High water levels across Great Lakes prompts warning of safety hazards around Lake Michigan structures
The U.S. Army Corps of Engineers- Detroit District, recently urged individuals to use caution around Great Lakes structures and to be aware of safety hazards resulting from high water levels.
Many accidents and incidents near harbor structures occur during the turbulent weather seasons of fall and winter, but higher than normal water levels pose safety threats year round. The lakeshore attracts local residents and visitors alike. Strong winds, storms and high water levels can bring powerful impacts to the shoreline and harbor structures.
“It is likely that water levels on lakes Michigan and Huron will set new monthly mean record high levels over the next couple of months,” said John Allis, chief of the Great Lakes Hydraulics and Hydrology Office, Detroit District. “This sets the stage for coastal impacts and damages in 2020 similar to, or worse than, what was experienced last year.”
The Great Lakes are continuing to experience higher than normal water levels. High water levels create safety hazards, such as submerged breakwaters, dangerous rip currents and electric shock risks.
Many piers, docks and portions of breakwaters are currently under water and not visible above the water surface. Winds often affect local water levels, pushing them dramatically higher during storms and windy days. Structures that may be visible on a calm day may not be visible on a windy day.
Although breakwater structures were primarily built for navigation, they are also often used for recreation. Walking along breakwater structures can be hazardous – uneven slippery surfaces, especially when doubled with wave action, increase the risk of falling in to the water. Large armor stones may be hidden below the water surface and there is risk of getting wedged between armor stones or striking a stone with one’s body, should an individual fall or jump into the water.
Water circulation can differ with changes in water levels. When water levels, wind and waves increase, so does the risk of dangerous currents. Rip currents and structural currents are a common cause of drowning. Rip currents are fast-moving, narrow currents of water that flow away from shore. Structural currents can occur at fixed structures such as breakwaters and piers, and flow away from shore parallel to the structure. To get out of a rip current, it is advised to “Flip, Float, Follow” until the current subsides to save your energy and reduce your risk of drowning.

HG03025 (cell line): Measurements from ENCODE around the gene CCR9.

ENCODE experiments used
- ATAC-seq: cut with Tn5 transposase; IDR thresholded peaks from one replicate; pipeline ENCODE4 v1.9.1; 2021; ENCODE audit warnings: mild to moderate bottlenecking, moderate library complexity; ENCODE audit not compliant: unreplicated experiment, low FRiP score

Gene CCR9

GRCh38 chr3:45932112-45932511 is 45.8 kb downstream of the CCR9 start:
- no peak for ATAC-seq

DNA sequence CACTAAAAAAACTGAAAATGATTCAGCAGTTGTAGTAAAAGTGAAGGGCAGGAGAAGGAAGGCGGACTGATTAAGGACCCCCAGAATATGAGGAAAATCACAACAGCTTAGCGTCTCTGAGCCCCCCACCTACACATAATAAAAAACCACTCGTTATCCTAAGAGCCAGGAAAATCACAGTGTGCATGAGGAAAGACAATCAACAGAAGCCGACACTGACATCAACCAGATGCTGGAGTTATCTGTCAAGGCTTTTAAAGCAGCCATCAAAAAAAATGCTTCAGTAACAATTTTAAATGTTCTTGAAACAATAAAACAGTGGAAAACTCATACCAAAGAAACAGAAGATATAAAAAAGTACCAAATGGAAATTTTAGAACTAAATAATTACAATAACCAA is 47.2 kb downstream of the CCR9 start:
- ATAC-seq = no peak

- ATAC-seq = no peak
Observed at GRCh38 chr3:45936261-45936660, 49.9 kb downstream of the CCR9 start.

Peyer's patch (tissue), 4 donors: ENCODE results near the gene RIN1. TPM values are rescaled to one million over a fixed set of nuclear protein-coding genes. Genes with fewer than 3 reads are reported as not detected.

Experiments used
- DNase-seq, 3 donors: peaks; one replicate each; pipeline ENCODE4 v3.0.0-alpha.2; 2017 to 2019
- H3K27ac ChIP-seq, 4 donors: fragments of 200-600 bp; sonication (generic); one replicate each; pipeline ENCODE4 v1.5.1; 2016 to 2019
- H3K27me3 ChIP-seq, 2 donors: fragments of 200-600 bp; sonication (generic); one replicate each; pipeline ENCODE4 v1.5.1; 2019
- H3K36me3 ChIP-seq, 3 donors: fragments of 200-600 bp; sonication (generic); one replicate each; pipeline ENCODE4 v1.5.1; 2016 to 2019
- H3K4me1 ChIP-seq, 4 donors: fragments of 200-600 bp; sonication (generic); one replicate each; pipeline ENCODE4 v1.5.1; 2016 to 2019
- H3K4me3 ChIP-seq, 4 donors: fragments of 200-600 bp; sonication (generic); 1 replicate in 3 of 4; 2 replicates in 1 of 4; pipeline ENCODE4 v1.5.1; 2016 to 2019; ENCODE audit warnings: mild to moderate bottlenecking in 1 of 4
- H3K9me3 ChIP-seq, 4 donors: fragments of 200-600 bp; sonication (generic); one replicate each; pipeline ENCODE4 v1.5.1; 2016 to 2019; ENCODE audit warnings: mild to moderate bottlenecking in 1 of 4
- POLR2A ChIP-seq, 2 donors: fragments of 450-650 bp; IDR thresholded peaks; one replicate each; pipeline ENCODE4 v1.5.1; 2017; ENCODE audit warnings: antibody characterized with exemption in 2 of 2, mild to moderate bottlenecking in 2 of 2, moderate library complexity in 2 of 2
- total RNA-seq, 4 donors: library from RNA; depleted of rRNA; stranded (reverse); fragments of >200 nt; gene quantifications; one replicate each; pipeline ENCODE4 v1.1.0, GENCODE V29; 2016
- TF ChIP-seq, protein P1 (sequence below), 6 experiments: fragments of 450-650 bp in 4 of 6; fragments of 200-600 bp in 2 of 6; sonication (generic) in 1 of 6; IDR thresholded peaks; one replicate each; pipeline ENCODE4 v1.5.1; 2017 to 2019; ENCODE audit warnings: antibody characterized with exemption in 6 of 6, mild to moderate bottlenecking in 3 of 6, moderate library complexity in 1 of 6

Electric shock drowning is an increased risk due to high water levels. Water-overtopped docks at marinas or public areas may have electrical hook-ups, which have the potential to shock someone that has come in contact with the water. When immobile due to shock, the risk of drowning increases.
Cold water, even in summer months, can be a significant safety threat. Water can quickly drop in temperature up to 30 degrees when upwelling takes place, which is caused when winds push warm surface water away from an area and cold water moves in. Being immersed in cold water (60°F degrees and colder) can cause cold water shock during the first minute of exposure. Cold water shock causes gasping and difficulty in breathing, followed by muscle failure, all of which can lead to drowning.
Several natural factors contribute to the record lake levels. Persistent wet conditions across the Great Lakes basin continue to drive high water levels. Many cities across the basin set records in 2019 for the wettest period on record. The warmer than average temperatures in December led to greater runoff due to snow pack melting, especially on lakes Superior, Michigan and Huron, leading to more water supply. The warm air also caused less evaporation off the lakes’ surface, which leads to more water in the system.